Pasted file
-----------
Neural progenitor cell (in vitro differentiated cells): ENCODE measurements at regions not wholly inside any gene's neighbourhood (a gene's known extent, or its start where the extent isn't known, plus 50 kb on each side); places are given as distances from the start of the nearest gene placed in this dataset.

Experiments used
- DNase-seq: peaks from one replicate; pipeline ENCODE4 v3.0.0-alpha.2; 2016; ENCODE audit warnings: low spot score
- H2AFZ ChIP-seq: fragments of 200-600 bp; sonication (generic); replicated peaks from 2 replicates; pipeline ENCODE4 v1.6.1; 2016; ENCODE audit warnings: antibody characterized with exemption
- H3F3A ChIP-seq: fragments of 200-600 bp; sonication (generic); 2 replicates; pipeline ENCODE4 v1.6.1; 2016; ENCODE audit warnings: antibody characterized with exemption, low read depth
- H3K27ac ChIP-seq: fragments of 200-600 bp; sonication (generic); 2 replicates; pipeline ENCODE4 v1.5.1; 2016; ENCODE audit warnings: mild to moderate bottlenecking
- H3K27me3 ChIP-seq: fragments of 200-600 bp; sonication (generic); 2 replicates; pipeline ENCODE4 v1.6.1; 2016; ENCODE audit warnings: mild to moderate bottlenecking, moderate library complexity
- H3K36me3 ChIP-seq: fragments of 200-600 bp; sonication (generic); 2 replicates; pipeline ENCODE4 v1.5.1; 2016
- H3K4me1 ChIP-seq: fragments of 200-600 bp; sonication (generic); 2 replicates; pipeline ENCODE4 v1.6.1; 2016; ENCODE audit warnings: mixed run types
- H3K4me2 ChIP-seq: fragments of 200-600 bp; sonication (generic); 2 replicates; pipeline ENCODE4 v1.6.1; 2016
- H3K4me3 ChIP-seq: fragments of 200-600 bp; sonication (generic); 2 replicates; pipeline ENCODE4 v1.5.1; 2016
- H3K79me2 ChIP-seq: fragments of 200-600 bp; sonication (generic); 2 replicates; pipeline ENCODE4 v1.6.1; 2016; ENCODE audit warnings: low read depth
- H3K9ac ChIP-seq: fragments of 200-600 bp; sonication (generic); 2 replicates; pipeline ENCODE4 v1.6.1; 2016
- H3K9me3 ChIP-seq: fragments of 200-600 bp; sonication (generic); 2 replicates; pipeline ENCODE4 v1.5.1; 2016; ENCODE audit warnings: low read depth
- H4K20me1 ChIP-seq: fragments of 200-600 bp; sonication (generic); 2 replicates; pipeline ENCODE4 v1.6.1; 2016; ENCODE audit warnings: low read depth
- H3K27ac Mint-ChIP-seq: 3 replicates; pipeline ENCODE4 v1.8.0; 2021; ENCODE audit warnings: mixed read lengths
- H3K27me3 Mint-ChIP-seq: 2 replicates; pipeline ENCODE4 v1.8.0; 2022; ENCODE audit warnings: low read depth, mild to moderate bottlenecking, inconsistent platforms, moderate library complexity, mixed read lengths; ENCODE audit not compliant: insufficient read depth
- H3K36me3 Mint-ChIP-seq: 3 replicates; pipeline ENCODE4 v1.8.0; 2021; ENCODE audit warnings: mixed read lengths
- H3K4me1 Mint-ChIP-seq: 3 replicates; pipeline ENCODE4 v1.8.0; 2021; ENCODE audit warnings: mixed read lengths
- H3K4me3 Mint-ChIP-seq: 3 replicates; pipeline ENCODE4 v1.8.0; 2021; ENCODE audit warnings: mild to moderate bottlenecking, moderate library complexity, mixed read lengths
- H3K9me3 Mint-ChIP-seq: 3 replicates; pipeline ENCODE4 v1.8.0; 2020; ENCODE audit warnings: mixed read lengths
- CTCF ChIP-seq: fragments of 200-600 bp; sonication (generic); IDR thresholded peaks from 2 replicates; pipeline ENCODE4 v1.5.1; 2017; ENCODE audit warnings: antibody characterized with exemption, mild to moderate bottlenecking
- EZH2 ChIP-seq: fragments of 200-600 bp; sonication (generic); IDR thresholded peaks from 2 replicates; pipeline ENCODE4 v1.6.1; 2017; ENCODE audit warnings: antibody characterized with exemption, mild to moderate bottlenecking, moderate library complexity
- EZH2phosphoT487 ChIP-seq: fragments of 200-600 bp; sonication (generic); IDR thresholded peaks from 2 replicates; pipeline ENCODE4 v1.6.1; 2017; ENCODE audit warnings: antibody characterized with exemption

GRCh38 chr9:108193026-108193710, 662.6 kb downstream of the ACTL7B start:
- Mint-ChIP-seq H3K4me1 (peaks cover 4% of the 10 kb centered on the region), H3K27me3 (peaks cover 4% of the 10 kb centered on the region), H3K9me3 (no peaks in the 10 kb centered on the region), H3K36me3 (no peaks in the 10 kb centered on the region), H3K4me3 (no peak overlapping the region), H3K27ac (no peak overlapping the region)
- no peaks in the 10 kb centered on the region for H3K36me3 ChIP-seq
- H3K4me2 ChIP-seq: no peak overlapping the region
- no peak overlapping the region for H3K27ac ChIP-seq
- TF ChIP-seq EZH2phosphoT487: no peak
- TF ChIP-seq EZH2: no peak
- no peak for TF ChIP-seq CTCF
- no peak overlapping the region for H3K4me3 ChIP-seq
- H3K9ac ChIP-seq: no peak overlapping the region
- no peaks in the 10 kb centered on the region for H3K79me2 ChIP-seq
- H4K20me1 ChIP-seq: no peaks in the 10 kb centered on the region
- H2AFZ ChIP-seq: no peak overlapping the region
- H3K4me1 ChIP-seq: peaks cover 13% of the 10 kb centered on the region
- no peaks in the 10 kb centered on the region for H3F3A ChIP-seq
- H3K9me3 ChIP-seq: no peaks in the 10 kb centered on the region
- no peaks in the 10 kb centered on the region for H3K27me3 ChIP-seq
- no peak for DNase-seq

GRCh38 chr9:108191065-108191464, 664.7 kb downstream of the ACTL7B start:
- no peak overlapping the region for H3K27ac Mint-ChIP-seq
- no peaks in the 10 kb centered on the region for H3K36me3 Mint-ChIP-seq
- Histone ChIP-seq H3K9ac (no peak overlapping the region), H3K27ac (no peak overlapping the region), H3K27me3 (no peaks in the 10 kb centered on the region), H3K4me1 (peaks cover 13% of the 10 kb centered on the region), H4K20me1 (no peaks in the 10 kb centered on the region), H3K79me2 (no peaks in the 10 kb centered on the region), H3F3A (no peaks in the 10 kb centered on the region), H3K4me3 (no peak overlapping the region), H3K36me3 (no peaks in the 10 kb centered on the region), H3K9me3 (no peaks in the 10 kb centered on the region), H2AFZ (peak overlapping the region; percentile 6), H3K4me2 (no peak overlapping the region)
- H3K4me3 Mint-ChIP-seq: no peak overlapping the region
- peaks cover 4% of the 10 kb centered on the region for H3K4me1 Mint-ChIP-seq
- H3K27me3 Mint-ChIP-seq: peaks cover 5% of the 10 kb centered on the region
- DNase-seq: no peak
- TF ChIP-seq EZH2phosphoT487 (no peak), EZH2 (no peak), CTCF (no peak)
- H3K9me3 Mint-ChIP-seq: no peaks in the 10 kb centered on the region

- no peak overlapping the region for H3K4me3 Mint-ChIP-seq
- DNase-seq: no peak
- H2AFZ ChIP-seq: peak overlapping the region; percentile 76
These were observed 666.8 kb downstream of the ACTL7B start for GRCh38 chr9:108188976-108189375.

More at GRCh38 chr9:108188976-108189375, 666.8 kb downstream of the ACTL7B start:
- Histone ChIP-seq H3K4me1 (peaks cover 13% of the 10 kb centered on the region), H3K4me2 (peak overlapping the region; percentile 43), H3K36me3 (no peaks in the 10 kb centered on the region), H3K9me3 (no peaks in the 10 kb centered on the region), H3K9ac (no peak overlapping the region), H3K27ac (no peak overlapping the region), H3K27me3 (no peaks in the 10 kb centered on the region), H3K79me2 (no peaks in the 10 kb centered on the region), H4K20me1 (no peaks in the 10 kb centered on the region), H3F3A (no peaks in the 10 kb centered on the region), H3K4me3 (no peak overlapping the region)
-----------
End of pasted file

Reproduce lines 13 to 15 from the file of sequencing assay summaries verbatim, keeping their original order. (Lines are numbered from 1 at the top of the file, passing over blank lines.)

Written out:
- H3K9ac ChIP-seq: fragments of 200-600 bp; sonication (generic); 2 replicates; pipeline ENCODE4 v1.6.1; 2016
- H3K9me3 ChIP-seq: fragments of 200-600 bp; sonication (generic); 2 replicates; pipeline ENCODE4 v1.5.1; 2016; ENCODE audit warnings: low read depth
- H4K20me1 ChIP-seq: fragments of 200-600 bp; sonication (generic); 2 replicates; pipeline ENCODE4 v1.6.1; 2016; ENCODE audit warnings: low read depth